In Chennai, one residents association’s efforts to construct recharge wells, helped minimise waterlogging after rains

Rainwater recharge wells in open spaces have helped residents of Kalakshetra Colony, Besant Nagar, to minimise waterlogging in most of their streets this monsoon.

It all started during the late 1990s, when a few residents initiated the campaign to conserve water and construct rainwater recharge wells in the colony. Now, the area has nearly 75 recharge wells on its roads, including on Mahalakshmi Avenue, through the joint efforts of the Kalakshetra Colony Welfare Association and the Greater Chennai Corporation.

Residents, including Sridhar Chaganti and Shanthi Krishnan were instrumental in creating awareness among residents on the significance of harnessing rainwater and constructing RWH structures at houses and open spaces.

“Water in the area used to be brackish in the 1990s. There was much improvement in groundwater quality after constructing recharge wells on the corners of the roads. Ms. Krishnan had even persuaded a telecom company to construct some recharge wells then. It also helped in reducing waterlogging on the roads,” said Mr. Chaganti.

This year too, the recharge wells functioned well and the groundwater table was high. Paved spaces both in residential complexes and on roads proved to be an issue. Portions of Arundale Beach Road and Tiger Raghavachari Road were waterlogged during the November rains, residents said.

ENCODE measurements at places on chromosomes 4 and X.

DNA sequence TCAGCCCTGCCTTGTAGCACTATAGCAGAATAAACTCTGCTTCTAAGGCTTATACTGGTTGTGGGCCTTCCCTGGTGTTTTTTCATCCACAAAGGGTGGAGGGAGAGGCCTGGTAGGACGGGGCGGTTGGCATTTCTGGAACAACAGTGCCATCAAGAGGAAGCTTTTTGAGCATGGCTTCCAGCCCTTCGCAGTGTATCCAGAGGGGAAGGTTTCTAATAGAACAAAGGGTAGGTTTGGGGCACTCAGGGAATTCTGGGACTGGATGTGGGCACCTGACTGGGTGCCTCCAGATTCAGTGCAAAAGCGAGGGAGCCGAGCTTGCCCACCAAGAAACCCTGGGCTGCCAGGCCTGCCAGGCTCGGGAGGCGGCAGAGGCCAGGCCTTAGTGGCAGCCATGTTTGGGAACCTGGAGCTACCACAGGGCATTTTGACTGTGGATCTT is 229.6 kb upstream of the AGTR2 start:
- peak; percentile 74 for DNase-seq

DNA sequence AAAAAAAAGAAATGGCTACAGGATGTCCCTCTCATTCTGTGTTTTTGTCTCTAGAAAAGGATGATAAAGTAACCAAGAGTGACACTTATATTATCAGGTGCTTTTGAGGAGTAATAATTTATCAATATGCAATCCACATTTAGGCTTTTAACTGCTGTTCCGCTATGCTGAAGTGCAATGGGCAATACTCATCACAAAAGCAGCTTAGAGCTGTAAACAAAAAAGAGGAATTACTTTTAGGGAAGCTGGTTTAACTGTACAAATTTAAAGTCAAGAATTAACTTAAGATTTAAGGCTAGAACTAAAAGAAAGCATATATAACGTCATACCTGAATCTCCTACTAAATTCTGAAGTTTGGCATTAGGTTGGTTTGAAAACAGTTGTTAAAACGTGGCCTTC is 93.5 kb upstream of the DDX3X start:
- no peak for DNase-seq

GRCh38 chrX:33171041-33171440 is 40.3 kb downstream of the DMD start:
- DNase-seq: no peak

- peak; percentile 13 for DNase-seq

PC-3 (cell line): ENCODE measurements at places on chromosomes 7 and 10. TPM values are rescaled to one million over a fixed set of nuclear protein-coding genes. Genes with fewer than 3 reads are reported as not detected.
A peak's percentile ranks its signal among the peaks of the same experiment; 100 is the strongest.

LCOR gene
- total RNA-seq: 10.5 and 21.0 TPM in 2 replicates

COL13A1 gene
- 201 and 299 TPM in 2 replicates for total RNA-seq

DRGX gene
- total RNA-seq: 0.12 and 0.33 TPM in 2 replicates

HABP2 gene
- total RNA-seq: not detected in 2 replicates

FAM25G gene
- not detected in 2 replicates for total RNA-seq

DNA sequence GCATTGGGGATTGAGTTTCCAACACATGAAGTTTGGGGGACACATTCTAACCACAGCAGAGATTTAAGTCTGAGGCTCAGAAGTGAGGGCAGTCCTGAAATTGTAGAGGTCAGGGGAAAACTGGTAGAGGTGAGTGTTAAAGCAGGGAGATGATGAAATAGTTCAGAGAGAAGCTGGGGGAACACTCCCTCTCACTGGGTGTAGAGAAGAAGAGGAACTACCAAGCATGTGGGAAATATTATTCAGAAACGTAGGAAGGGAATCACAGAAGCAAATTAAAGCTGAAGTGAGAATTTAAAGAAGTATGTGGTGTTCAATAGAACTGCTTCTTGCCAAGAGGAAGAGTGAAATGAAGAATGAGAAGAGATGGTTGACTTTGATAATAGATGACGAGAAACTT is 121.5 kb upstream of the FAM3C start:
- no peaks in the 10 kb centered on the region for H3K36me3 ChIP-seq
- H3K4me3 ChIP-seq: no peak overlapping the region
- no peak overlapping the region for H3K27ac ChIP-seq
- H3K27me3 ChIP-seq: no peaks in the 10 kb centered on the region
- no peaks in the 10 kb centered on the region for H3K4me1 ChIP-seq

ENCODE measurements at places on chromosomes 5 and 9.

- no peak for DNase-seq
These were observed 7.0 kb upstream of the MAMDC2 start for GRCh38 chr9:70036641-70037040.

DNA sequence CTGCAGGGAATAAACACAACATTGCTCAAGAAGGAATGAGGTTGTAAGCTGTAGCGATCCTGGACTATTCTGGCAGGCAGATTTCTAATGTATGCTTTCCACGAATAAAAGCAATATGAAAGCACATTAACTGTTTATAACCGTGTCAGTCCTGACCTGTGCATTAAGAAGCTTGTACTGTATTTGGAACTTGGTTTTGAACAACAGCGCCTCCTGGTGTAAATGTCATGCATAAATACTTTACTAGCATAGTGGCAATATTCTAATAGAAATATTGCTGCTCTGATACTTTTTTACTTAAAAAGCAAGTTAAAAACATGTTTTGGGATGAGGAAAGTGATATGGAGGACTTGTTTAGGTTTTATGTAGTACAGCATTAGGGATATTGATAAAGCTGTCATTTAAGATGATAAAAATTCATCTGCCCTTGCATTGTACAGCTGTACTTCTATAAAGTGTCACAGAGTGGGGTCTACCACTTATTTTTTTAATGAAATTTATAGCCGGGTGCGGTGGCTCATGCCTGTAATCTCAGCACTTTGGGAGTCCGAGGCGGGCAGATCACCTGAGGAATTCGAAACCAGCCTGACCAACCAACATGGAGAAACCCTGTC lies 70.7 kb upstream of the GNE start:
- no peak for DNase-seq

Priya Rajshekhar, treasurer of the association, said the association had constructed 28 of the recharge wells with its funds. Groundwater that was at a depth of 15 feet is now at a one foot depth. “We are planning to construct four more recharge wells on the waterlogged roads. The association is coordinating with GCC to find a permanent solution to water stagnation on these main roads,” she said.

Sekar Raghavan, director, Rain Centre, who had supported the association’s efforts, noted that at least two feet on either side of the roads in the area must be left unpaved for better groundwater percolation. Stormwater drains would be of no use, and avoiding paved spaces would help in reducing waterlogging, he said.

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Printable version | Jan 19, 2022 2:28:34 AM |

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